But of course, you have to know some science to realize that, and you also have to have some degree of skepticism regarding woo-wooism in general.  Otherwise, you know what happens when someone mentions "giant whirlpools" and "magnetic fields" in the same paragraph?  All of the end-of-the-world loonies remember their ninth-grade Earth Science teachers mentioning something about how the Earth's magnetic field reverses periodically, and they add that to any other nutty ideas they may have heard (2012, the Rapture, conspiracies), and pretty soon you have people running around in circles themselves, but not because they're Experiencing Magnetic Forces on the Natrium and Chlorum ions in their blood.

To illustrate this, here are a few of the more interesting comments I saw on some of these websites, most of which referenced the Pravda article as their source:

"This just blows my mind.  I would love to see a giant whirlpool like this.  I wonder where all the water is going?"

"This just shows that all of the so-called laws of science will be broken as the End Times approach, to show that there is just one law:  the Law of God."

"I heard that this is because of a geomagnetic storm going on right now, a high-speed solar storm.  Basically, spaceweather."  (This reminds me of how the people on Lost In Space were always having to run and hide because of "cosmic storms.")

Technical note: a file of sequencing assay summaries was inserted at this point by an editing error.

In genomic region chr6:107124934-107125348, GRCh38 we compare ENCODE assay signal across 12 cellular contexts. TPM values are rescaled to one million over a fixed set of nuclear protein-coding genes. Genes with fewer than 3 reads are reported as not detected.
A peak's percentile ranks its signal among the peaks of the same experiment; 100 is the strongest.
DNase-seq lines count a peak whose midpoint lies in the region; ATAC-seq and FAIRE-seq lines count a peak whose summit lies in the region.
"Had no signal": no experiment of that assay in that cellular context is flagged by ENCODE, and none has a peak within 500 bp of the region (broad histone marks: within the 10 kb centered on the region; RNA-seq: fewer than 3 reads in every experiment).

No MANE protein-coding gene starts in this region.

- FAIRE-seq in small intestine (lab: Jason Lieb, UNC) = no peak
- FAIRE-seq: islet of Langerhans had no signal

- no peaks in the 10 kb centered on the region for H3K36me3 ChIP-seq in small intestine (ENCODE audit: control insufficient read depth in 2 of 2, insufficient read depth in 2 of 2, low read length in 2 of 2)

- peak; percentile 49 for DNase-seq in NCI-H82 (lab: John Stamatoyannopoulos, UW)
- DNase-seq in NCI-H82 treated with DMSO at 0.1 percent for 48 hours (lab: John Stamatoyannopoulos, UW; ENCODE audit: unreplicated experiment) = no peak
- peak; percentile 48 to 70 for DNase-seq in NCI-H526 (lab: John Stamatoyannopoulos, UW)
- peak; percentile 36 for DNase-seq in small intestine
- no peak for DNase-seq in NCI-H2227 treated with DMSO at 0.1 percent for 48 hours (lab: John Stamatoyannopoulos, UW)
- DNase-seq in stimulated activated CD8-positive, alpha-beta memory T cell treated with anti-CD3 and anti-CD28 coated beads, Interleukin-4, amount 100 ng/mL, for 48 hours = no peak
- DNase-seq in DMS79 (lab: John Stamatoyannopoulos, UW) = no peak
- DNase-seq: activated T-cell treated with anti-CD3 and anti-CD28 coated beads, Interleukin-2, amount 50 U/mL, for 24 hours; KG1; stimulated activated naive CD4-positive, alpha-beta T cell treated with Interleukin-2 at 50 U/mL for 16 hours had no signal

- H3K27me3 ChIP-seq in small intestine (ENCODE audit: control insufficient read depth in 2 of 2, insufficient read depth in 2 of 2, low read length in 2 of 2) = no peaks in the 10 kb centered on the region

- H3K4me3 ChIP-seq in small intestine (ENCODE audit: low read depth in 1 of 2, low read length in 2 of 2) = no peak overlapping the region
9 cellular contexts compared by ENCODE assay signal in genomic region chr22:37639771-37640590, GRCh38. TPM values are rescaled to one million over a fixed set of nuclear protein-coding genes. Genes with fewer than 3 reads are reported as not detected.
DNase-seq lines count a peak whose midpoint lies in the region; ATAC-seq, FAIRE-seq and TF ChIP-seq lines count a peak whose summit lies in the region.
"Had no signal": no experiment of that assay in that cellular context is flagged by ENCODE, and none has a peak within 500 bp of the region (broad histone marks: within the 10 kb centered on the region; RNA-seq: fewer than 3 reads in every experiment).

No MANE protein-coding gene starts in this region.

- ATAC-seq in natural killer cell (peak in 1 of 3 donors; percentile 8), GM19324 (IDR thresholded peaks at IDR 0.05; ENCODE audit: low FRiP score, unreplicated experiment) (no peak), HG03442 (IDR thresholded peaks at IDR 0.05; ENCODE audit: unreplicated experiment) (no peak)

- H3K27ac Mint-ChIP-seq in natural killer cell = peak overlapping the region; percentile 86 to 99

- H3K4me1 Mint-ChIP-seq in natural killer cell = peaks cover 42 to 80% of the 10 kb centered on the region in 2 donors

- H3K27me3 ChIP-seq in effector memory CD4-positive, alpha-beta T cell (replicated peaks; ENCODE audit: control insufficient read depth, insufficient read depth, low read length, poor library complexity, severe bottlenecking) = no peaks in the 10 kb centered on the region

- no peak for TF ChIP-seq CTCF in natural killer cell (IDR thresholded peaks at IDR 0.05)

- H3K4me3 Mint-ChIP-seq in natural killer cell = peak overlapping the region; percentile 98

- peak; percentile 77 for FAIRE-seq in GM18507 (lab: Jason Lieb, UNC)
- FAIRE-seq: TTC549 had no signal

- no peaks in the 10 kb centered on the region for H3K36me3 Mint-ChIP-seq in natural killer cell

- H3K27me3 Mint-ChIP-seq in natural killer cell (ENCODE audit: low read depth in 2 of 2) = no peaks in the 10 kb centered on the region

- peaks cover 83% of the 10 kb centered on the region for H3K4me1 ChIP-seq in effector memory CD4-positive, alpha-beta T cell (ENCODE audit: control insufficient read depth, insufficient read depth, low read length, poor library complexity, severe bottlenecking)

"Is this near where the Hopi mystics predicted that the Earth would birth a new Moon?"

"This could be the water draining into the Earth.  But remember that water vapor has to condense somewhere.  What if it's just going into the core and staying there because of gravity?"

After that last one, I have to stop, because major sectors of my brain are whimpering in agony.  In any case, if you're planning a Caribbean cruise, I wouldn't worry about huge whirlpools pulling your cruise ship down to the bottom.  I am also not losing any sleep about spaceweather, new Moons, or the End Times.  My general sense is that everyone should just calm down, not to mention learn a little science before you write articles about it.

1 comment:

  1. I don't even know where to begin to comment on those inane comments you mention. The gyres are a simple fact that I teach college freshmen on a regular basis. That there are folks out there that believe all of those CRAZY ideas makes me very afraid. Ignorance is by far the most dangerous thing in the world.